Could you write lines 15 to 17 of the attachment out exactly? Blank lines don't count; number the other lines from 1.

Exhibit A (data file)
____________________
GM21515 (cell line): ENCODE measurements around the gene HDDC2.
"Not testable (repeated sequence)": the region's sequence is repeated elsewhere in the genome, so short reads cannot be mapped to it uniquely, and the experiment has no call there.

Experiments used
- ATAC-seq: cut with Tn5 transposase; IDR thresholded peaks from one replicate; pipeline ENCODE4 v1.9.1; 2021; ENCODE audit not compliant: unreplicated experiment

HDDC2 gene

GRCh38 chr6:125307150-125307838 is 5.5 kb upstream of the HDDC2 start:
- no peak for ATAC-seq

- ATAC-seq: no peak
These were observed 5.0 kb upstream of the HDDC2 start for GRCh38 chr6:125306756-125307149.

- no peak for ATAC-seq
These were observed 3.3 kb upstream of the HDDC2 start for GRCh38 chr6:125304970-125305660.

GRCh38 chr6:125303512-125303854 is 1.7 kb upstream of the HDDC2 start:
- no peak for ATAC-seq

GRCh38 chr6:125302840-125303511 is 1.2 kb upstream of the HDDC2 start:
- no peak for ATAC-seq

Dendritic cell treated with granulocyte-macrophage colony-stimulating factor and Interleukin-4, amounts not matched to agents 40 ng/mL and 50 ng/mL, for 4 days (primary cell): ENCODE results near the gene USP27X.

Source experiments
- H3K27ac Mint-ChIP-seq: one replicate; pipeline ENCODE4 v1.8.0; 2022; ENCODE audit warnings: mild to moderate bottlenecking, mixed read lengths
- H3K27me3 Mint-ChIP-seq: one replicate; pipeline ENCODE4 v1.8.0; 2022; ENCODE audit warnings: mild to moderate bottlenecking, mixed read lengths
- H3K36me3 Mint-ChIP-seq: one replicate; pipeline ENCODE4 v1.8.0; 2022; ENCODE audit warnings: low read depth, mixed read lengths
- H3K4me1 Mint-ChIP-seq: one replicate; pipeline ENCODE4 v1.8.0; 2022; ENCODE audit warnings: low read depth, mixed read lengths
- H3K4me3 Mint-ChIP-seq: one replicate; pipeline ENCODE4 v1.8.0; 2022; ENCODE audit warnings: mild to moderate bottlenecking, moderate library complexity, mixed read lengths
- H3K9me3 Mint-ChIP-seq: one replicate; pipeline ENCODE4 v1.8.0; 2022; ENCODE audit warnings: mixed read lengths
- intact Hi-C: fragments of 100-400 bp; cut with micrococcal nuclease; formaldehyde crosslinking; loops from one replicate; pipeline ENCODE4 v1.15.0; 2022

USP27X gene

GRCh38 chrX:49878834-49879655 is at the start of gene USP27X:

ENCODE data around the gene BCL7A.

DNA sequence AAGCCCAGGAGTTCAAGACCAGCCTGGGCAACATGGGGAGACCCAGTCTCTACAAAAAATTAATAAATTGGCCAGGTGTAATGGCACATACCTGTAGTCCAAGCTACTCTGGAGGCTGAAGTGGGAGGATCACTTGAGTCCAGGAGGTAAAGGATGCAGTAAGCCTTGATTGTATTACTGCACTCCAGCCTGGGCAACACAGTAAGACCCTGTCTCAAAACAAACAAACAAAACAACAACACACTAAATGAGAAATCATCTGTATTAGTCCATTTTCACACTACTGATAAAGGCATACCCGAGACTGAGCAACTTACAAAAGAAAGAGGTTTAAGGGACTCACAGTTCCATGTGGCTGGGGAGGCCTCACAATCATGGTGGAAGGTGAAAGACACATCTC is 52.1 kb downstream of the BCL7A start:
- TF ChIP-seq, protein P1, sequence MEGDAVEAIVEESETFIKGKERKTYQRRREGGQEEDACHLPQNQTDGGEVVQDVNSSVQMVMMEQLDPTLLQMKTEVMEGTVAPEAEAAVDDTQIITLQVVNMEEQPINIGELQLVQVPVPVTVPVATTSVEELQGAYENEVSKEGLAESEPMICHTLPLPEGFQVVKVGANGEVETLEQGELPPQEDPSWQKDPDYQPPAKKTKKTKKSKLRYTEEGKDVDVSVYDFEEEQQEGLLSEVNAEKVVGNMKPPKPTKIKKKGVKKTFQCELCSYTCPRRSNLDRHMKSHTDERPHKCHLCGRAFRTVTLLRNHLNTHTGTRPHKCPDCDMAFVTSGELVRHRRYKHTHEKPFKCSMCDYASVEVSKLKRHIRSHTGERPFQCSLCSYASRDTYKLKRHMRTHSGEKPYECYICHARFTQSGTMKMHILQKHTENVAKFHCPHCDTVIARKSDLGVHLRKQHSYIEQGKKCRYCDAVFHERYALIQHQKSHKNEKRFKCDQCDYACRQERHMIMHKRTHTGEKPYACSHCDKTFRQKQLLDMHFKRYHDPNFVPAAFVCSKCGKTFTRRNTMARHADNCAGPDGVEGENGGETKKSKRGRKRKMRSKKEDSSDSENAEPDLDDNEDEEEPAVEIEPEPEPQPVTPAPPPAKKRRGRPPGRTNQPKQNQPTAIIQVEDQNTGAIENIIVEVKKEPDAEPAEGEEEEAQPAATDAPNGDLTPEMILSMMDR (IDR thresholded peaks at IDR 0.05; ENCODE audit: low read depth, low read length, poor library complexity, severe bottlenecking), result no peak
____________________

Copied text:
- no peak for ATAC-seq

Dendritic cell treated with granulocyte-macrophage colony-stimulating factor and Interleukin-4, amounts not matched to agents 40 ng/mL and 50 ng/mL, for 4 days (primary cell): ENCODE results near the gene USP27X.

Source experiments